A large and growing body of research finds that poverty has lasting impacts on a child’s ability to succeed in school and in later life. But research also shows that increasing a family’s income, even by a small amount, improves outcomes for children. A new report by DCFPI outlines this research and recommends that DC reform its Temporary Assistance for Needy Families (TANF) program to better support children. In particular, the District should modify its rigid TANF time limit to ensure that it does not push more children into deep poverty.
Poor parents often struggle to create a positive environment for their children because of poor food access, unstable and unhealthy housing, and exposure to violence. These conditions can leave children in highly stressful environments — called “toxic stress” — with long-term effects on their development.
The result is that low-income children enter school well behind other children and perform more poorly. They complete fewer years of education, and work less and earn less as adults than others.[i] Poor children are more likely to have emotional behavioral disorders[ii] and difficulty managing stress. Exposure to toxic stress can also change the immune system and lead to increased inflammation, which is associated with poor health outcomes like asthma, cardiovascular disease, and autoimmune disorders.[iii] And toxic stress in early childhood is also a risk factor for later risky behavior, like illicit drug use, that can negatively affect adult health.[iv]
The stresses of poverty are so great that they can physically alter a child’s brain development. One study found that poor children had less grey matter in areas of the brain associated with academic test performance, and that this alone could account for up to 20 percent of the gap in achievement scores between low- and higher-income children.[v]
On the other hand, research also shows that increasing a family’s income, even by a small amount, help their children succeed in the future. The long-term benefits of anti-poverty programs include better health, more education, improved earnings and economic self-sufficiency, and higher marriage rates. One study found that an annual income increase of $3,000 during early childhood (prenatal year through fifth birthday) was associated with 19 percent higher earnings during adulthood.[vi]
The scientific confirmation of the importance of stable family incomes has numerous implications for the TANF welfare-to-work program. On one hand, the plan to raise DC’s very low TANF benefits over the next three years — from $441 a month for a family of three to $644 — will help parents find more secure housing and meet their children’s other needs.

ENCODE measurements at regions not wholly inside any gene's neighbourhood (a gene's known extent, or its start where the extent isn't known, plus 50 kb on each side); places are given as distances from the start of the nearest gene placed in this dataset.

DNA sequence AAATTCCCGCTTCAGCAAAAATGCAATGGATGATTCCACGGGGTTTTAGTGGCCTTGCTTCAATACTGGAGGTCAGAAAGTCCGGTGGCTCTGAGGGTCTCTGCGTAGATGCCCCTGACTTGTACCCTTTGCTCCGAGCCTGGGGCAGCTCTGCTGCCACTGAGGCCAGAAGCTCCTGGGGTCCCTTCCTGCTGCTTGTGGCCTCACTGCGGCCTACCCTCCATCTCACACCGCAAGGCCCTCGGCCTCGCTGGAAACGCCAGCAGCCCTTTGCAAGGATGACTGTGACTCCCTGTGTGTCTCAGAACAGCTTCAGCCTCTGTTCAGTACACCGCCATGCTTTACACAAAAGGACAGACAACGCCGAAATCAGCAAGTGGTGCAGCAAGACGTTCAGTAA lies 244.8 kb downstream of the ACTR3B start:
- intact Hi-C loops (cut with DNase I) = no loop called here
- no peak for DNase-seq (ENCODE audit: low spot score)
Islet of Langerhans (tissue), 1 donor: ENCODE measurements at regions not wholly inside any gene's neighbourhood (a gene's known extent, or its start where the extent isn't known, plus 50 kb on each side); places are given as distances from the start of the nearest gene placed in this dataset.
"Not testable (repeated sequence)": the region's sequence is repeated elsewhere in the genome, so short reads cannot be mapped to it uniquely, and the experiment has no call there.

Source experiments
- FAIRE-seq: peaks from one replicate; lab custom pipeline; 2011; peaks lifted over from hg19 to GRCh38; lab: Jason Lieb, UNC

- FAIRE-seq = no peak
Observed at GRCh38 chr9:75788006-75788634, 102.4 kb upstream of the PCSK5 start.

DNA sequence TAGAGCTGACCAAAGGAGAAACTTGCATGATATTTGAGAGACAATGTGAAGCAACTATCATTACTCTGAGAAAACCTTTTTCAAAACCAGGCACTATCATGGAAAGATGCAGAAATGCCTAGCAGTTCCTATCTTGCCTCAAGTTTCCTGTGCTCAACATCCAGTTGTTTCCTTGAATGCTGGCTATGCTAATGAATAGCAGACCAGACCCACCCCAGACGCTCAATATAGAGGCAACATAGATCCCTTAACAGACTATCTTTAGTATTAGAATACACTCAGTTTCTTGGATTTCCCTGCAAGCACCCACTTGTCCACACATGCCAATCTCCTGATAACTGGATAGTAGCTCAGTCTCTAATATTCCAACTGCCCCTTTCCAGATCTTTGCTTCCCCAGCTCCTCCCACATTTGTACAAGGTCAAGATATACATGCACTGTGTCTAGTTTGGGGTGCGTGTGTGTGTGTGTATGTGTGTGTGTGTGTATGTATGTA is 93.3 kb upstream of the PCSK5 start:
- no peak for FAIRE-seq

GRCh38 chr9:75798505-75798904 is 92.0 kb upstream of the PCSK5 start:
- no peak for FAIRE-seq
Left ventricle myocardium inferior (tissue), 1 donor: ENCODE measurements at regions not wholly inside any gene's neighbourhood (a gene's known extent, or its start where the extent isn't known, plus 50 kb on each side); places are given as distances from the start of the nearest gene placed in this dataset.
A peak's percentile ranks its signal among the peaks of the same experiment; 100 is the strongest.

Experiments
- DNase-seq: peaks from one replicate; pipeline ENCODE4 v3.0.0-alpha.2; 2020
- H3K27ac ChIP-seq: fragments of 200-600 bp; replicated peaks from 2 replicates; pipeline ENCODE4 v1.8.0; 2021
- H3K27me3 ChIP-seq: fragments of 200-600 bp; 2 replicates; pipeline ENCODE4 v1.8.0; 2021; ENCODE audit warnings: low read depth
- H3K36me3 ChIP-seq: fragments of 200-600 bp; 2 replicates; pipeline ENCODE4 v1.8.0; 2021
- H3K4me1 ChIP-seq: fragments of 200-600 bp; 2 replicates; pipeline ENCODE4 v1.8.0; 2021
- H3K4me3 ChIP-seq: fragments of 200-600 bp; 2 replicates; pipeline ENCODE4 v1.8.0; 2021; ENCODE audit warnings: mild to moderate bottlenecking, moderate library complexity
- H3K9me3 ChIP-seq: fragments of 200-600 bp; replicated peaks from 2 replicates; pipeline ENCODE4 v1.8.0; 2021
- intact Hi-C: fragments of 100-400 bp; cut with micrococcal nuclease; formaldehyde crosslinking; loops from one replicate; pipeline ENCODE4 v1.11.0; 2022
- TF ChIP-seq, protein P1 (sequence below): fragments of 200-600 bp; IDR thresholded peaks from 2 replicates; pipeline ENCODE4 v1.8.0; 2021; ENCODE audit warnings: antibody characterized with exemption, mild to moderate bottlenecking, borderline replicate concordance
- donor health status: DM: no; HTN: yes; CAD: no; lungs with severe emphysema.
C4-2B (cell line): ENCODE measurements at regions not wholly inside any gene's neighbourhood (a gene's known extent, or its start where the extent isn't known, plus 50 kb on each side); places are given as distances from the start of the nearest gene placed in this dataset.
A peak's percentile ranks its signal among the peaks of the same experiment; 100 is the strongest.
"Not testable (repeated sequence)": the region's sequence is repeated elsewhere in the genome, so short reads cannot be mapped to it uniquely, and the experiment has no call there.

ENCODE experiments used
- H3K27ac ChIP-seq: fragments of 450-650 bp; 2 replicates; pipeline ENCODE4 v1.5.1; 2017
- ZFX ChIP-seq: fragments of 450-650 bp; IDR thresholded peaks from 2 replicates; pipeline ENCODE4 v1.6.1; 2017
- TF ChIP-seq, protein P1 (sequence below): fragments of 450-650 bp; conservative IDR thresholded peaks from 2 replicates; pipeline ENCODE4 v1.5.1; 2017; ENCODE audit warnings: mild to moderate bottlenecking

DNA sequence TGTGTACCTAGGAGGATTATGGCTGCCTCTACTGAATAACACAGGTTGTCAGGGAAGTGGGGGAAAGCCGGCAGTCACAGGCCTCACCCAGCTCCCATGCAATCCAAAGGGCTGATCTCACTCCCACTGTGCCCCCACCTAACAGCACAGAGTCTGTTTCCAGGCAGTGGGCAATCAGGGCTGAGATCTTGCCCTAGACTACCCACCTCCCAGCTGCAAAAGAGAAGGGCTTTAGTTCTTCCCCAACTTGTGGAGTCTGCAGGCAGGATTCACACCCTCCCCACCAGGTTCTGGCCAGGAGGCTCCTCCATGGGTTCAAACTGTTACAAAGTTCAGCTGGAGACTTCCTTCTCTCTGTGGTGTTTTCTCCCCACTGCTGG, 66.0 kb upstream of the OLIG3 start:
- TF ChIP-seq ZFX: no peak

On the other hand, a TANF time limit that is set to go into effect in October 2016 could leave thousands of families with no income, and in deeper stress, unless it is modified. Some 6,000 families — with 13,000 children — will reach the time limit next year, and it is likely that many will not be able to replace the lost income. Changes to DC’s TANF time limit are needed to ensure that families receive adequate support while they are engaged in work preparation activities and when work is not available. A rigid time limit ignores the fact that TANF serves an extremely diverse group of families — and that the path to self-support will take longer for some than for others.
As the District moves forward to review and adjust its TANF time limit, we as a city should adopt the goal that the new time limit should help families succeed without pushing any more children into deep poverty. That will create a brighter future for our children and for the District as a whole.
You can find DCFPI’s full report here.
To print a copy of today’s blog, click here.
[i] Greg Duncan and Katherine Magnuson “The Long Reach of Early Childhood Poverty”, Pathways, (Winter 2011).
[ii] Firth (2014).
[iii] Jack P. Shonkoff, MD, and Andrew S. Garner, MD, PhD. And the Committee on Psychosocial Aspects of Child and Family Health, Committee on Early Childhood, Adoption, and Dependent Care, and Section on Developmental and Behavioral Pediatrics, “The Lifelong Effects of Early Childhood Adversity and Toxic Stress. American Academy of Pediatrics. Pediatrics, (2012), 129(1), e232-e246. http://pediatrics.aappublications.org/content/pediatrics/early/2011/12/21/peds.2011-2663.full.pdf
[iv] Shonkoff and Garner, (2012).
[v] Arloc Sherman, “Brain Studies Highlight Importance of Anti-Poverty Policies for Children,” Center on Budget and Policy Priorities, (August 6, 2015),
[vi] Greg Duncan, Kathleen M. Ziol-Guest, and Ariel Kalil, “A. Early-Childhood Poverty and Adult Attainment, Behavior, and Health,” Child Development. (January/February 2010), 81:1, 306-325. These studies could not isolate how much of the effect was from the income boost and how much was from a change in the parental employment. In many studies, hours worked increased, meaning positive outcomes could be related to increased parental employment. In others, hours worked decreased, meaning that positive outcomes could be related to parents having more time to spend with their children.